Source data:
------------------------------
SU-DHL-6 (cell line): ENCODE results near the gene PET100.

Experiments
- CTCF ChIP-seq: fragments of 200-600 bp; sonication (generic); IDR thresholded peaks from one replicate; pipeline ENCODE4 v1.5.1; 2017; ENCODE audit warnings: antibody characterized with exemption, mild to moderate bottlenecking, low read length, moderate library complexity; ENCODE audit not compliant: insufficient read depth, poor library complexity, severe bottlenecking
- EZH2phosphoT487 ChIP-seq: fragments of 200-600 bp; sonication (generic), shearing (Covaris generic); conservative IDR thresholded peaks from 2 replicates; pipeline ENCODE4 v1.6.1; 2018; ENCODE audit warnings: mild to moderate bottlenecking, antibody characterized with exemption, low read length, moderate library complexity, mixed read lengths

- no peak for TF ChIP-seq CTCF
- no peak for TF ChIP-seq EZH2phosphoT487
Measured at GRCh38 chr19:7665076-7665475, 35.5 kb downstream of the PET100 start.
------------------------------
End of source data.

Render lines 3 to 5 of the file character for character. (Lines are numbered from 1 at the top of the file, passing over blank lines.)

- CTCF ChIP-seq: fragments of 200-600 bp; sonication (generic); IDR thresholded peaks from one replicate; pipeline ENCODE4 v1.5.1; 2017; ENCODE audit warnings: antibody characterized with exemption, mild to moderate bottlenecking, low read length, moderate library complexity; ENCODE audit not compliant: insufficient read depth, poor library complexity, severe bottlenecking
- EZH2phosphoT487 ChIP-seq: fragments of 200-600 bp; sonication (generic), shearing (Covaris generic); conservative IDR thresholded peaks from 2 replicates; pipeline ENCODE4 v1.6.1; 2018; ENCODE audit warnings: mild to moderate bottlenecking, antibody characterized with exemption, low read length, moderate library complexity, mixed read lengths

- no peak for TF ChIP-seq CTCF